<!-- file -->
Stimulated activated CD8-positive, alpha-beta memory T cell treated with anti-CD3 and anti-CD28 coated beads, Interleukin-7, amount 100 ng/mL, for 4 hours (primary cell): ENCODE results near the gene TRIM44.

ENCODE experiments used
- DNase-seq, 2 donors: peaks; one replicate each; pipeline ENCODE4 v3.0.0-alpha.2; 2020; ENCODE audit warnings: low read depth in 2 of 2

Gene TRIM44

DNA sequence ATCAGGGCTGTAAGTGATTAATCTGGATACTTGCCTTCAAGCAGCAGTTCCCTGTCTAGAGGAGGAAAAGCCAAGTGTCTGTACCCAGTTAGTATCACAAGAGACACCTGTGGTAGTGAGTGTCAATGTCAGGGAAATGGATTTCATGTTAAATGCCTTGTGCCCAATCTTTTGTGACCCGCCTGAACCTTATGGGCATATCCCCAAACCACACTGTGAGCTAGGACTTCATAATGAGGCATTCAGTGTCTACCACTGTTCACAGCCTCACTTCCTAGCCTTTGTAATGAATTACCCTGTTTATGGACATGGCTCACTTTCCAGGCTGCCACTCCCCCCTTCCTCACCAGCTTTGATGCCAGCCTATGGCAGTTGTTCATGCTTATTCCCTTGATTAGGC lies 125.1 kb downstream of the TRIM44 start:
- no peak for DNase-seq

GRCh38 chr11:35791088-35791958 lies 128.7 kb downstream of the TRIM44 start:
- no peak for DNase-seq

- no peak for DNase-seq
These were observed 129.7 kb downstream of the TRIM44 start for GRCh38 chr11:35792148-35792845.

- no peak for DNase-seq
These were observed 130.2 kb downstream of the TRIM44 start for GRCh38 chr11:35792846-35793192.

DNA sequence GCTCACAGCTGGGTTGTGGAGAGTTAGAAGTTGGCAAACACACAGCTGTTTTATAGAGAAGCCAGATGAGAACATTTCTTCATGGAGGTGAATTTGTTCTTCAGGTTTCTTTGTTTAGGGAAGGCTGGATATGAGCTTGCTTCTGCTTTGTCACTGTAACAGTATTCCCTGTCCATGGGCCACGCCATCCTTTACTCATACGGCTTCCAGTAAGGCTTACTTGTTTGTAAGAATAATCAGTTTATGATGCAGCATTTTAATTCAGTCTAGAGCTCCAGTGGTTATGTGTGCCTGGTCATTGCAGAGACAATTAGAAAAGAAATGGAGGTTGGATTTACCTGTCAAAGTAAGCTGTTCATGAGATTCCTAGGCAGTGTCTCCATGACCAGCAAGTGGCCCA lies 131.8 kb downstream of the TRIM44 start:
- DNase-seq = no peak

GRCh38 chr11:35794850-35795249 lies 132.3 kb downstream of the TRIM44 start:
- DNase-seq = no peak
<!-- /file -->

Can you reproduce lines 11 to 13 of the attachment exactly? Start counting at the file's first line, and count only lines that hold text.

- no peak for DNase-seq
These were observed 130.2 kb downstream of the TRIM44 start for GRCh38 chr11:35792846-35793192.

DNA sequence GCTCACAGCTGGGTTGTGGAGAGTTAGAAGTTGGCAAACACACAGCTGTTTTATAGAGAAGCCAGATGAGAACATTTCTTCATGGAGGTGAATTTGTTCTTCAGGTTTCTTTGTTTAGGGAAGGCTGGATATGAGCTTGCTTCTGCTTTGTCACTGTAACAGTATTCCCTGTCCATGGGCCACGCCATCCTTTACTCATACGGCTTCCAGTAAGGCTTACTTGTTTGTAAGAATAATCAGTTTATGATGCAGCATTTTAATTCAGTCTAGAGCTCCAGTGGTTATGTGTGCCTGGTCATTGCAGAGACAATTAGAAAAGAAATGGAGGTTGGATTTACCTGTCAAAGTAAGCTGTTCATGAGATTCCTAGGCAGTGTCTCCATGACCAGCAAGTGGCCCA lies 131.8 kb downstream of the TRIM44 start: